of God teaches him that all he has is held by him in trust. It is lent him to test his character. His worldly business, his talents, his income, his opportunities, are all to be accounted for to Him to whom by creation and redemption he belongs. When he uses every precious talent in carrying forward God's great work of education, when he strives to obtain the very best knowledge of how to be useful, how to labour for the salvation of souls ready to perish, God's blessing will surely attend his efforts. God bestows His gifts upon us that we may minister to others, and thus become like Him. Those who receive His gifts that they may impart to others, become like Christ. It is in helping and uplifting others that we be come ennobled and purified. This is the work that causes glory to flow back to God. We must become intelligent upon these points. Our souls must be purified from all selfishness; for God desires to use His people as representatives of the heavenly kingdom.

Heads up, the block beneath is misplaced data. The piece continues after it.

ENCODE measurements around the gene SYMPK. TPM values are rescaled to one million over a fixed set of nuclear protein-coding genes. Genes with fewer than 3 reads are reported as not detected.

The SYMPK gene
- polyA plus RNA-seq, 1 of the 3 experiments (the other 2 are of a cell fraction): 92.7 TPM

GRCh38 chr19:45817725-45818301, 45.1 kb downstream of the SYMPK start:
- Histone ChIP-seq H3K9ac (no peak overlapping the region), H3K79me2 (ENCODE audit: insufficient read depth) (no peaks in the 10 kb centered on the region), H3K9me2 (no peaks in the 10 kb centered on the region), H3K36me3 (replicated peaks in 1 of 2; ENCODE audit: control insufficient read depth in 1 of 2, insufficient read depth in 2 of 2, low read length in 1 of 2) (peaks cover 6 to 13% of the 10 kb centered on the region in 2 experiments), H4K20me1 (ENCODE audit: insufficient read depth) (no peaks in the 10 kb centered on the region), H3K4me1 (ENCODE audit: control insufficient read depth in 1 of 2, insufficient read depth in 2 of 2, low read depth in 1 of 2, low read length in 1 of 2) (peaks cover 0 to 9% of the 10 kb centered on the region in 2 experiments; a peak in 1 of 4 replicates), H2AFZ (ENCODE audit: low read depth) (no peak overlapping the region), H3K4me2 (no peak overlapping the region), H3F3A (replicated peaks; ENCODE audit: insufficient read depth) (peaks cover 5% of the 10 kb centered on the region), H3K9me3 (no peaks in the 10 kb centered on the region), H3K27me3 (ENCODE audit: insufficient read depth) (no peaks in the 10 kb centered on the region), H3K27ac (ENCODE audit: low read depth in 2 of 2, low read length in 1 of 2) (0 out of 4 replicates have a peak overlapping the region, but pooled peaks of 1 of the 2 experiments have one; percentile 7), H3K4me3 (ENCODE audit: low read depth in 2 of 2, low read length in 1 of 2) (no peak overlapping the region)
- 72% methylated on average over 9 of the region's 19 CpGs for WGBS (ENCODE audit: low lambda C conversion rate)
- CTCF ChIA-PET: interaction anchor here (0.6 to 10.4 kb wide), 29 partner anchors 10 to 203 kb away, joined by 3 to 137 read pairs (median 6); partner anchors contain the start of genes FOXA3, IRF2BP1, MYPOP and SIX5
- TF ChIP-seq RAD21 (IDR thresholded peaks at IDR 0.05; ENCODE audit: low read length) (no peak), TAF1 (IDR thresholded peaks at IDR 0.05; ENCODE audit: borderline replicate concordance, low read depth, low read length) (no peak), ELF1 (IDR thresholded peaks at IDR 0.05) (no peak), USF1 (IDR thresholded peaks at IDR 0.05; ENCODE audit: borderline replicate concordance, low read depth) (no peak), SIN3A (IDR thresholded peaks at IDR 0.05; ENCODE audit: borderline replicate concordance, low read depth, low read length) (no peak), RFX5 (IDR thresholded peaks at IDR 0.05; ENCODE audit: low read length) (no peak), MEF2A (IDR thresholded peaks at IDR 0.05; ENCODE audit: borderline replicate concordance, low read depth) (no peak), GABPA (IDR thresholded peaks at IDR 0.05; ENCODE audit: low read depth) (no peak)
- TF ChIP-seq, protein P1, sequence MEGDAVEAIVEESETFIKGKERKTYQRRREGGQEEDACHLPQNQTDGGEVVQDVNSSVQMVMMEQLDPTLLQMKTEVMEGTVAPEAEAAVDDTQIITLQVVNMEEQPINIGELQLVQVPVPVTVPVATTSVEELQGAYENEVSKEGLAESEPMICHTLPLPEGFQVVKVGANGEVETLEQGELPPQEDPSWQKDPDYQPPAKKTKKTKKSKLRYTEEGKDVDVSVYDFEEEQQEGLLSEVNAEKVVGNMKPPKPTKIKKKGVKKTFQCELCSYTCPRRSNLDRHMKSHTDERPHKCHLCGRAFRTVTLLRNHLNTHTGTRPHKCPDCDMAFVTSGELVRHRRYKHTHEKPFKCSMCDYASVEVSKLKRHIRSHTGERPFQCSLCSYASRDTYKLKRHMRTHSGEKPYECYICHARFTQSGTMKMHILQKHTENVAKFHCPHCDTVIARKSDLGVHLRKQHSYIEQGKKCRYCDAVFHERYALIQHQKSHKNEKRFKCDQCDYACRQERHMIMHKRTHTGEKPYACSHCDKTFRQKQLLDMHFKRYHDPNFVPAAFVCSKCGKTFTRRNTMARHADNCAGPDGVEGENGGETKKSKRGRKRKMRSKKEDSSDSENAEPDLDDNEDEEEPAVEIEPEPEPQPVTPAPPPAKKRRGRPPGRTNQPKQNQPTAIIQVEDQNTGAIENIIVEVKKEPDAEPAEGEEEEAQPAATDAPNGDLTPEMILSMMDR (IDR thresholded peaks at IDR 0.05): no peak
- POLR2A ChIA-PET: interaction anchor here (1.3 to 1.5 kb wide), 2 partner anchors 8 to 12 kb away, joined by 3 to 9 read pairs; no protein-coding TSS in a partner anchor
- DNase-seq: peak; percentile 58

Our schools must be conducted under the supervision of God. There is a work to be done for young men and women that is not yet accomplished. There are much larger numbers of young people who need to have the advantages of our training schools. They need the manual training course, that will teach them how to lead an active, energetic life. All kinds of labour must be connected with our schools. Under wise, judicious, God-fearing directors the students are to be taught. Every branch of the work is to be conducted in the most thorough and systematic ways that long experience and wisdom can enable us to plan and execute.